The aztec treasure house, p.17
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       The Aztec Treasure-House, p.17
 

           Thomas A. Janvier

  XV.

  THE TEMPLE IN THE CLOUDS.

  Doubtless the violent strain to which the chain had been subjected by ElSabio's kicking and plunging had loosened the fastenings, centuries old,which held it to the rock; for the chain had not broken, but had comeaway entire. I sank down on the rock as weak with terror as the poor asshad been; and like him I drank greedily of water, and panted for awhile, and at last found my courage coming back to me.

  Yet my case was a happy one compared with that of Fray Antonio.Howsoever narrow my escape had been, the fact remained that I had comeout from my encounter with Death safe and unharmed; but on FrayAntonio's shoulder we could but dread that Death already had laid hishand. And that he knew how close to him Death was standing we could seeby a certain elate and confident air of courage in his bearing, and bythe wonderful tenderness and sweetness of his smile. Truly, never did Iknow a man so ready at all times as this man was to lay down the lifethat God had given him; holding it but as a trust that might at anymoment be called back to the source whence it came. Yet because it was atrust, meant to be put to useful purposes, Fray Antonio valued his lifeand cared for it. And at this time it was he himself who devised a planby which it might be saved.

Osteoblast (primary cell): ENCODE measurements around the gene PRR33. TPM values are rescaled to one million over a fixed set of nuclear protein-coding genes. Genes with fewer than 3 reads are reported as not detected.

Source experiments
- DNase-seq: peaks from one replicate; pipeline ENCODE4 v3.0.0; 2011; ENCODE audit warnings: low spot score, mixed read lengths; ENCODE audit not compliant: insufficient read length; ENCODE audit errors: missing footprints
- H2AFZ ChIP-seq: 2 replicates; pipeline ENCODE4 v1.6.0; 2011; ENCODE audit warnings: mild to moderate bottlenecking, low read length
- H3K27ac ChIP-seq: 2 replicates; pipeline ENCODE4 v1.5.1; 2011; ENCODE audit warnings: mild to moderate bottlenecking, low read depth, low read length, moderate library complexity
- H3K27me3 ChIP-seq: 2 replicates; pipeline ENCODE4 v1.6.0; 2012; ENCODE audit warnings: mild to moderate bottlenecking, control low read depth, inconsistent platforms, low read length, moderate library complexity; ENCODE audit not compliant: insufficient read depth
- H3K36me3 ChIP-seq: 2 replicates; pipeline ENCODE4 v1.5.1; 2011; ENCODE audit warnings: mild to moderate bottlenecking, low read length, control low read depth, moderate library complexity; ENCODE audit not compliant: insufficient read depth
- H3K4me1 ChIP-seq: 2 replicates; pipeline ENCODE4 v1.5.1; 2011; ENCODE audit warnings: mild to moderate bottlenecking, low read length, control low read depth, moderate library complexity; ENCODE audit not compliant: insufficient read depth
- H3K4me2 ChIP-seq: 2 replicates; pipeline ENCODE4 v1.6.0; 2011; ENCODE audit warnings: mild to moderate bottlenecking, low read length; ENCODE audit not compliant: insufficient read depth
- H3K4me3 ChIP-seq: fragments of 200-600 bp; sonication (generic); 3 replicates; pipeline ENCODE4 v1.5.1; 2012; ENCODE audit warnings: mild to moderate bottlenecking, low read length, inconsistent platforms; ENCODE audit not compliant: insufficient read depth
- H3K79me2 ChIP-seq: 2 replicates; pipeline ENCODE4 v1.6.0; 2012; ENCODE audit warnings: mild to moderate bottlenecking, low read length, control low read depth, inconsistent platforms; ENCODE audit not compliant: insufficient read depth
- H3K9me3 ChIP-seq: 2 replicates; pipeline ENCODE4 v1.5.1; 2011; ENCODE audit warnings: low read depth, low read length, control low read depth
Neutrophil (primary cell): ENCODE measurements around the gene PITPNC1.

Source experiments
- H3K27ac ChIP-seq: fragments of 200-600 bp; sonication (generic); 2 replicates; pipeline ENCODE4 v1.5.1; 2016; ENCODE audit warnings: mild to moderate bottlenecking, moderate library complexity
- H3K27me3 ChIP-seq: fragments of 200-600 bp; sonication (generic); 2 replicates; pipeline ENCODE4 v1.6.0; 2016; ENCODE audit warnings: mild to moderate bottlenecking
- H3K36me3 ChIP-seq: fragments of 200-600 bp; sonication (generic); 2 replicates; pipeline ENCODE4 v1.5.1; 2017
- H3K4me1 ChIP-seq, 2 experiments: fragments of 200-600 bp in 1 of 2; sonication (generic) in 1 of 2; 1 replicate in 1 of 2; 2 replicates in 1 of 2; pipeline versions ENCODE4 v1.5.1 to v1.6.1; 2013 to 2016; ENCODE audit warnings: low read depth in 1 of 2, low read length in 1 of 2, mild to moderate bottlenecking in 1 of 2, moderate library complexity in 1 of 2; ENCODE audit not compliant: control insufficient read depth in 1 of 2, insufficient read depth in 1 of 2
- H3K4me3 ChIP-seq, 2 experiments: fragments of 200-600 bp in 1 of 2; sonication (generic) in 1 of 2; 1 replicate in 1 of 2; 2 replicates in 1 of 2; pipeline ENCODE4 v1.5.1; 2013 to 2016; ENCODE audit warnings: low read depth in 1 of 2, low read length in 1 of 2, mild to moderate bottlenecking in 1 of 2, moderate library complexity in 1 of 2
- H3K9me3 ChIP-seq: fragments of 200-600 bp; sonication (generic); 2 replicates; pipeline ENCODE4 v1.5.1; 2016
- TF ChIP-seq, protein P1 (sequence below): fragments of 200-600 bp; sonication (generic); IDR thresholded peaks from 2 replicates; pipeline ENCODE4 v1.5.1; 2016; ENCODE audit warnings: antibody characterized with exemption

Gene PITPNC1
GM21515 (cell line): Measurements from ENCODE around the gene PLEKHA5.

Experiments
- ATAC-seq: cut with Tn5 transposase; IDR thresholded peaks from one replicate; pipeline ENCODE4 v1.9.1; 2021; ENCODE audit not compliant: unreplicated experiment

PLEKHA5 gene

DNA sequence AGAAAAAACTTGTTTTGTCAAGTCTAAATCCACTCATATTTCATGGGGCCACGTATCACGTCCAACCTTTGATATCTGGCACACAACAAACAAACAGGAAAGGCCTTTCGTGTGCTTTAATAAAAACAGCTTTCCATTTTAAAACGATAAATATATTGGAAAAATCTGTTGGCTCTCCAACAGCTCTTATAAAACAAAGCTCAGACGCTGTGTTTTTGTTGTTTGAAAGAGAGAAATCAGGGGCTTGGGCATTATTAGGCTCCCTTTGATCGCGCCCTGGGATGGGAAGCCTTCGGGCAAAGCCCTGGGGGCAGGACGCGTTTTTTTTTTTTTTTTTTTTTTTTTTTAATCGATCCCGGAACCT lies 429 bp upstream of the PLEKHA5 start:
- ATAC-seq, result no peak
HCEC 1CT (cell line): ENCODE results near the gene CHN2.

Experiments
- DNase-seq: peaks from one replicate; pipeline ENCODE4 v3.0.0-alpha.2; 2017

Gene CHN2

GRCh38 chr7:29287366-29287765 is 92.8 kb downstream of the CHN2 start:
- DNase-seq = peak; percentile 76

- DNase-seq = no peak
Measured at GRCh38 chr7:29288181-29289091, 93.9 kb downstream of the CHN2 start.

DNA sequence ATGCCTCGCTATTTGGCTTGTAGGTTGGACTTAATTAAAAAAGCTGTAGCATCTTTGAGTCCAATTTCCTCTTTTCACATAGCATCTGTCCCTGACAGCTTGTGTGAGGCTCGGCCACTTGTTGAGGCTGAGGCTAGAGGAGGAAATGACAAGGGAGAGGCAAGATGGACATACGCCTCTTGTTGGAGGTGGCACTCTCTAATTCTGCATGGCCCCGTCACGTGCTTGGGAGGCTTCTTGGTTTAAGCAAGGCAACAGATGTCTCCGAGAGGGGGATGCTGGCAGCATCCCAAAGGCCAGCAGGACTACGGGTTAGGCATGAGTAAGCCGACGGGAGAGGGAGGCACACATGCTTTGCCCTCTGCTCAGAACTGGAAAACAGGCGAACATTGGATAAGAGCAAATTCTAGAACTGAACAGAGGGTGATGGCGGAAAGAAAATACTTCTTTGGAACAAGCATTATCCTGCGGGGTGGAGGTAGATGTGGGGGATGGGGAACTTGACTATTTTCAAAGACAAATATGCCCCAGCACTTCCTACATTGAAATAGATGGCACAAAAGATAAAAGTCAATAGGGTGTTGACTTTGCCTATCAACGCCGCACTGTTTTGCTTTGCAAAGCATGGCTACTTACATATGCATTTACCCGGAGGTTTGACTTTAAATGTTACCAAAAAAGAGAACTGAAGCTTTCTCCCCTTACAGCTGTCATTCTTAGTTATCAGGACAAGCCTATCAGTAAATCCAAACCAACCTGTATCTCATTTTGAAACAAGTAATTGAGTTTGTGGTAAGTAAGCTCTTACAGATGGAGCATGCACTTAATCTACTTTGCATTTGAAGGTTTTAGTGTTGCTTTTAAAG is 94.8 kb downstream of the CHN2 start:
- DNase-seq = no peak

The ropes which were fastened to the chain, being held stoutly on theone side by Fray Antonio and on the other by Young, fortunately hadbroken as the great weight of the chain suddenly had come upon them, andhad broken so close to the knots which held them that nearly the wholeof their length remained. The plan that the monk now devised for comingacross to us--and a bold heart was required even to think of this daringenterprise--was that with the two ropes fastened about his body at oneend, and held by all of us at the other, he should swing down into thechasm and far under the promontory of rock on which we stood, and thenthat we should haul him up to us. The great difficulty in the way ofexecuting this plan was in getting the line across between us; its greatdanger lay in the probability--notwithstanding the depth of the recessbeneath us--that he would be dashed against the rocks with such force asto kill him outright.

  But Young, who usually was ready for any emergency that might arise,roused out a ball of twine that was a part of our stores, and one end ofthis he made fast to a fragment of rock, and by a strong heave of itlanded it safe on the other side; whereafter the rigging of the doublerope across was an easy matter.